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SIZE APPEAL OF: OAK GROVE TECHNOLOGIES, LLC, APPELLANT RE: F3EA, INC.

SBA No. SIZ-6051, 20202020 WL 2107083April 20, 2020

SBA No. SIZ-6051, 2020 (S.B.A.), 2020 WL 2107083
Small Business Administration (S.B.A.)
Office of Hearings and Appeals
[Size Appeal]
*1 SIZE APPEAL OF: OAK GROVE TECHNOLOGIES, LLC, APPELLANT
*1 RE: F3EA, INC.
*1 SBA No. SIZ-6051
*1 Appealed from Size Determination No. 03-2020-030
*1 April 20, 2020

Appearances

*1 Todd R. Overman, Esq.
*1 Sylvia Yi, Esq.
*1 of Bass, Berry & Sims PLC
*1 Washington, District of Columbia
*1 For Appellant
*1 Joshua Mullen, Esq.
*1 of Baker, Donelson, Bearman, Caldwell & Berkowitz, PC
*1 Nashville, Tennessee
*1 For F3EA, Inc.
 
DECISION1
  
I. Introduction and Jurisdiction
 
*1 On February 24, 2020, the U.S. Small Business Administration (SBA) Office of Government Contracting, Area III (Area Office) issued Size Determination No. 03-2020-030 finding that F3EA, Inc. (F3EA) is a small business under the $38.5 million annual receipts size standard for North American Industry Classification System (NAICS) code 541330. Appellant maintains the size determination is clearly erroneous, and requests that SBA's Office of Hearings and Appeals (OHA) reverse or remand. For the reasons discussed infra, the appeal is denied.
*1 OHA decides size determination appeals under the Small Business Act of 1958, 15 U.S.C. § 631 et seq., and 13 C.F.R. parts 121 and 134. Appellant filed the instant Appeal within fifteen days of receiving the size determination, so the Appeal is timely. 13 C.F.R. § 134.304(a). Accordingly, this matter is properly before OHA for decision.
 
II. Background
  
A. Solicitation and Protest
 
*1 On October 30, 2018, the U.S. Army (Army), Contracting Command — Orlando issued Request for Proposals (RFQ) No. W900KK-19-R-0078 for Special Operations Forces Requirements, Analysis, Prototyping, Training, Operations and Rehearsal services as a single award, Indefinite Delivery Indefinite Quantity (ID/IQ) contract. The Contracting Officer (CO) set aside the ID/IQ for Service-Disabled Veteran-Owned Small Business (SDVOSB) concerns under North American Industry Classification System (NAICS) code 541330, Engineering Services, with a corresponding $38.5 million annual receipts size standard.2 Proposals were due on December 14, 2018.
*1 On January 10, 2020, the CO notified unsuccessful offerors, including Appellant, that F3EA was the apparent successful offeror. On January 22, 2020, Appellant filed a protest with the Area Office, alleging that (1) F3EA is affiliated with Raptor Training Services, LLC (RTS) and ProActive Technologies Inc. (ProActive), based on an identity of interest and the totality of circumstances; (2) F3EA will not perform the primary and vital requirements of the contract and is unduly reliant on ProActive, in violation of the ostensible subcontractor rule; and (3) as a result of the affiliations, the aggregated receipts of the concerns exceed the applicable size standard. The CO subsequently forwarded the protest to the Area Office for review.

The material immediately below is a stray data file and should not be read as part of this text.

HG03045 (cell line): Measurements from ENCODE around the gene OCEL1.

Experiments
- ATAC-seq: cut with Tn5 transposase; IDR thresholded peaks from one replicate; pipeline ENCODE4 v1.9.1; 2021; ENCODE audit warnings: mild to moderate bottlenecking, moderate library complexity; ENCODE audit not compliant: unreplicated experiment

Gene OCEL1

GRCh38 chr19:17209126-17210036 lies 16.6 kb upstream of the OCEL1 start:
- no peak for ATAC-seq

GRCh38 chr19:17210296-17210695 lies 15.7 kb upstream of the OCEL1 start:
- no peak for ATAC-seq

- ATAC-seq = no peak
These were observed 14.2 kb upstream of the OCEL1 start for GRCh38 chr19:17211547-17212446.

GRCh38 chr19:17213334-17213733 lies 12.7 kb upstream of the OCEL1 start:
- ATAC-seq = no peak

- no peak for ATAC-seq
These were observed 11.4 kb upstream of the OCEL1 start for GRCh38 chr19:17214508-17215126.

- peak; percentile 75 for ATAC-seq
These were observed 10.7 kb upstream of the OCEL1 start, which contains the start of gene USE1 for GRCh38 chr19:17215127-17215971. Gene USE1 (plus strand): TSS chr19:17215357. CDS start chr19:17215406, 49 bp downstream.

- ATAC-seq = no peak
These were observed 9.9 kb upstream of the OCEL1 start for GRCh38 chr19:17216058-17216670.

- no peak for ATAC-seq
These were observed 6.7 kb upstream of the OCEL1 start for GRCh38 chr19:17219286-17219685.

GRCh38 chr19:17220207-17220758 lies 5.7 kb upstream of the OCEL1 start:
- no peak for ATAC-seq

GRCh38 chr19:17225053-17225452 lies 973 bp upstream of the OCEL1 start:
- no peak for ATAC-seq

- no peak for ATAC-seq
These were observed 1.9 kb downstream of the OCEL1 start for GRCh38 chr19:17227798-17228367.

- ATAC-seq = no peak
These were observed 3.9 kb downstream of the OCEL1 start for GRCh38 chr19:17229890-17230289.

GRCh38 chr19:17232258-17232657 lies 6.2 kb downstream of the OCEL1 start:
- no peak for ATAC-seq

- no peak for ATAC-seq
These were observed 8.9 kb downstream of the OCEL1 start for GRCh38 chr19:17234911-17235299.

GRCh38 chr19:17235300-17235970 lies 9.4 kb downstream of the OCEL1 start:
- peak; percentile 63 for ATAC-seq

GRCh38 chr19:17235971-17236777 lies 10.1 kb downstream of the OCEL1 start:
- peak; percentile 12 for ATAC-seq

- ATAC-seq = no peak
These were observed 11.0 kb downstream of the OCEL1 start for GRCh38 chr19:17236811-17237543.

B. Size Determination
 
*2 On February 24, 2020, the Area Office issued Size Determination No. 03-2020-030 finding that F3EA is small under the applicable size standard. (Size Determination, at 9-10.)
*2 The Area Office determined that Tim Pearson, President and Chief Executive Officer (CEO) of F3EA, is the 100% owner and has the power to control the firm. F3EA Holdings, LLC was formed on September 28, 2017 and dissolved on September 7, 2018. Since that firm was dissolved and affiliation ceased prior to the date to determine size, the firm's revenues are not included. (Id., at 5.)
*2 F3EA and ProActive formed F3EA Joint Venture (F3EA JV) on April 5, 2017, after SBA approved their mentor-protégé agreement on March 17, 2017. F3EA, the protege, is 51% owner and has the power to control F3EA JV. ProActive, the mentor, is 49% owner of the joint venture. The Area Office found that F3EA did not utilize F3EA JV in its proposal for the subject procurement “so an analysis related to affiliation due to joint ventures would not apply.” (Id., at 6.) However, F3EA must include in its receipts its proportionate share of the joint venture receipts. (Id.)
*2 The Area Office considered whether F3EA was affiliated with any other concerns due to common management and identity of interest. Mr. Tim Pearson, as noted above, is President, CEO, and sole shareholder of F3EA. F3EA's shareholder agreement provides that all shareholders will be members of the Board of Directors. Mr. Pearson is thus F3EA's sole Director and controls the Board of Directors. (Id., citing F3EA Shareholder Agreement at 1, and SBA Form 355, at 4.) F3EA's bylaws provide that all corporate powers are exercised by or under the Board's direction. F3EA's shareholder agreement provides that the President of F3EA controls the day-to-day operations of the firm. The Area Office concluded Mr. Pearson has the power to manage the firm and control the Board of Directors. (Id., citing to 13 C.F.R. § 121.103(e); F3EA Shareholder Agreement at 2; F3EA Bylaws at 5.)